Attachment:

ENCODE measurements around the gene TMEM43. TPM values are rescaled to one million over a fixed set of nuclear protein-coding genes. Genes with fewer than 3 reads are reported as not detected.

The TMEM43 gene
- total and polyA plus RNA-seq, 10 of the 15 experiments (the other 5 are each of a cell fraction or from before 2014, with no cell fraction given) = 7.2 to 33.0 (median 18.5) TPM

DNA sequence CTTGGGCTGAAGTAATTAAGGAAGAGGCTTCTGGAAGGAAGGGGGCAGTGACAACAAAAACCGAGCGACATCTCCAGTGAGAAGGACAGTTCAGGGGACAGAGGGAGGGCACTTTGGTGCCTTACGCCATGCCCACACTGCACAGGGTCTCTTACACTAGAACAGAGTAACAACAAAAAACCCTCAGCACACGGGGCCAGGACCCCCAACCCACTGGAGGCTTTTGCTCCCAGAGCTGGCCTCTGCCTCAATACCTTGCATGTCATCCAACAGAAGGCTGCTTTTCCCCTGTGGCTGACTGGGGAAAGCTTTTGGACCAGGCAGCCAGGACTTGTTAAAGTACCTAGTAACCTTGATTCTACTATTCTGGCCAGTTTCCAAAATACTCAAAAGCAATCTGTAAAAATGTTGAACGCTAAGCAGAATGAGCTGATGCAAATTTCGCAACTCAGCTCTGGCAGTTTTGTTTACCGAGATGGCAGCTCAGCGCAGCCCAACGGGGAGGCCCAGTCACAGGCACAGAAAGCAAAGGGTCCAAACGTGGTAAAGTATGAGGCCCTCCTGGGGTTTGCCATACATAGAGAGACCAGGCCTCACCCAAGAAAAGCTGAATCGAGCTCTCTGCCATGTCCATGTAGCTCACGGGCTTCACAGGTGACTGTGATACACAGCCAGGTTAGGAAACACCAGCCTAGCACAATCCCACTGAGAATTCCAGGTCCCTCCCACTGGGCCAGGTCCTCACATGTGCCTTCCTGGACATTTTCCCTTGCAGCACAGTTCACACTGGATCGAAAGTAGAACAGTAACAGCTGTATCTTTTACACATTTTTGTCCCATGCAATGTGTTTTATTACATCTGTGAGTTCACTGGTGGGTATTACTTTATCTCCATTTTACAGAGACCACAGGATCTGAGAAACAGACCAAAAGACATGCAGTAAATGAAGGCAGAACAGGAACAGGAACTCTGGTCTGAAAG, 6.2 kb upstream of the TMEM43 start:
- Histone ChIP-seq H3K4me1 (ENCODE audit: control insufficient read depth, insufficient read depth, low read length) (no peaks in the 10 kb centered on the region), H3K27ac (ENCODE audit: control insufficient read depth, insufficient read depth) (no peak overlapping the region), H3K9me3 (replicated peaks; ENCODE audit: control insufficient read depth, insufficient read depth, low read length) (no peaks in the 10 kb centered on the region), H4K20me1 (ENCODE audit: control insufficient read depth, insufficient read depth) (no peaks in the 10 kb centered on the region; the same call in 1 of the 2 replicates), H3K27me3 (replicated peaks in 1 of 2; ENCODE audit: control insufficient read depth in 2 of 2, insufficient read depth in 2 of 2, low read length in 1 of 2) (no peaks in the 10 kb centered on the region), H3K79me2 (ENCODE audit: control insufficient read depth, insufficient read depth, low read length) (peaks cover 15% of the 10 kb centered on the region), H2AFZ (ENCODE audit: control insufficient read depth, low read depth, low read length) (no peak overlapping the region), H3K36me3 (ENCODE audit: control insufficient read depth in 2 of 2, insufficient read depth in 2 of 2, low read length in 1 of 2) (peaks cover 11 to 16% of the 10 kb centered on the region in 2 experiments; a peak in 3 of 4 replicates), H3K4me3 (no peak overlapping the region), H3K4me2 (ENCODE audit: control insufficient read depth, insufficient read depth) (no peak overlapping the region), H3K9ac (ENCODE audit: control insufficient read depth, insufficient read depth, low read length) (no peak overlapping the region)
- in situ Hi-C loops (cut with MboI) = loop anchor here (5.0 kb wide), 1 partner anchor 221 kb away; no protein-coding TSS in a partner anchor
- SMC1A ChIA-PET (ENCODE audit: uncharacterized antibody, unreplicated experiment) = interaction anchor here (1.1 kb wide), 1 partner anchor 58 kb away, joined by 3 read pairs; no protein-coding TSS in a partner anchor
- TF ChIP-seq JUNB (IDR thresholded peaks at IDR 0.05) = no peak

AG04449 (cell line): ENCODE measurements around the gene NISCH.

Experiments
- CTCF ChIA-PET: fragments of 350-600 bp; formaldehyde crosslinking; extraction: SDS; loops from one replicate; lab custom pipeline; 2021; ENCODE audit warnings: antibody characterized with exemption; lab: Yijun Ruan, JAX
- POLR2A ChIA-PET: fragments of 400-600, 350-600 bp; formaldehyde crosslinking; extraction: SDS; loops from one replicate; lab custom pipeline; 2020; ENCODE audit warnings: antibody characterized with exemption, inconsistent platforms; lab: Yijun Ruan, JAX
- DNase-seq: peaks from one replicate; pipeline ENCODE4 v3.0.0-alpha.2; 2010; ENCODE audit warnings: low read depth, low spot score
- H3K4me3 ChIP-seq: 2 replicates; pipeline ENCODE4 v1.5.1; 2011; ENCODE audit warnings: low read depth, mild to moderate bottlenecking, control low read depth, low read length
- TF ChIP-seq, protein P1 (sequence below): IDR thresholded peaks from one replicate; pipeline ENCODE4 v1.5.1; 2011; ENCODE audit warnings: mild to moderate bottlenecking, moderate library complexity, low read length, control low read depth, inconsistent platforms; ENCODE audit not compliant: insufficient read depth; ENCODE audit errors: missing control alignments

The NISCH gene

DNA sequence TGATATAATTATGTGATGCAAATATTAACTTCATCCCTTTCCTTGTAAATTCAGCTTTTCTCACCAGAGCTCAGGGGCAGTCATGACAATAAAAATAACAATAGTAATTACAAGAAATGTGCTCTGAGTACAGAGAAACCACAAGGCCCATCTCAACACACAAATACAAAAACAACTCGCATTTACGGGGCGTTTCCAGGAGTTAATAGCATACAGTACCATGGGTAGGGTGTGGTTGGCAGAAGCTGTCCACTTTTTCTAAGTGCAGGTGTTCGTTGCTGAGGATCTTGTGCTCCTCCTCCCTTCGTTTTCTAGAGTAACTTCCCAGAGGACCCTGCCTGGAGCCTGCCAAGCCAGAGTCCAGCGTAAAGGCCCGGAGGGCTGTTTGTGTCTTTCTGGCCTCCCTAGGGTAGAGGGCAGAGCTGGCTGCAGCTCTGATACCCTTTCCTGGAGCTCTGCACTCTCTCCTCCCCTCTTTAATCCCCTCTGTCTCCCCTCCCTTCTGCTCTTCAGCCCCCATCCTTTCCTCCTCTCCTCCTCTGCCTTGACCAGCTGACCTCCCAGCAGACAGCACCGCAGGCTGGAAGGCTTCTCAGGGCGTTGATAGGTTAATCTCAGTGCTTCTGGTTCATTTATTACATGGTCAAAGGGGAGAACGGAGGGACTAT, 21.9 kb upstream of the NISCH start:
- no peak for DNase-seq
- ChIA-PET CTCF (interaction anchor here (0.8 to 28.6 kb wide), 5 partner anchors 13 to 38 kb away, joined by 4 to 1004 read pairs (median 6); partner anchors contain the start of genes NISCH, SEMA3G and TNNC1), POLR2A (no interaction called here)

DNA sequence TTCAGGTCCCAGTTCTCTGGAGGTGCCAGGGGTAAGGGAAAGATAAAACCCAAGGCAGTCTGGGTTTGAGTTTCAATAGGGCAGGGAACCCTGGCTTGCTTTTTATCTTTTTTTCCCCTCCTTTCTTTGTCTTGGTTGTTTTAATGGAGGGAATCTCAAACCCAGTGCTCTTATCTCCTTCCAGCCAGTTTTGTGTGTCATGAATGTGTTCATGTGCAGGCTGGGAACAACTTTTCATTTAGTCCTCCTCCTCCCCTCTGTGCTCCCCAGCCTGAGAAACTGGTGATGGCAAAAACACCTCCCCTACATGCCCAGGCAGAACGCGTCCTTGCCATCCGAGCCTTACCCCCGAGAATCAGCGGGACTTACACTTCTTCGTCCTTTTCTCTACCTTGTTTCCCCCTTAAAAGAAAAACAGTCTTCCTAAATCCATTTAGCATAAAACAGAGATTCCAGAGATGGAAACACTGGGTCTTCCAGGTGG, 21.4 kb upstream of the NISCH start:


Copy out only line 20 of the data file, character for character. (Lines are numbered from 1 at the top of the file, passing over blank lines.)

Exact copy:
DNA sequence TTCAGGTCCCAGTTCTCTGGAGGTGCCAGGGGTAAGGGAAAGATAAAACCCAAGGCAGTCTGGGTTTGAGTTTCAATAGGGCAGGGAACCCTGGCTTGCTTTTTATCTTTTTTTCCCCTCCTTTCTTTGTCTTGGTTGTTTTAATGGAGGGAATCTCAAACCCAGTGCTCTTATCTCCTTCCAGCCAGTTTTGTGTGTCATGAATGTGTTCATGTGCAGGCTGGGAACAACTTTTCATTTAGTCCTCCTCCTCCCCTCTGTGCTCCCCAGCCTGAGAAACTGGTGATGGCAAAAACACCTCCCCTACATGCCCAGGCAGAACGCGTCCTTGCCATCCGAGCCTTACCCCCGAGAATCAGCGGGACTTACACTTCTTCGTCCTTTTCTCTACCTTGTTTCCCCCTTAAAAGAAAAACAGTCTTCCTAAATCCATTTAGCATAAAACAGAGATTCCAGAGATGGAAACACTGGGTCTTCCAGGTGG, 21.4 kb upstream of the NISCH start: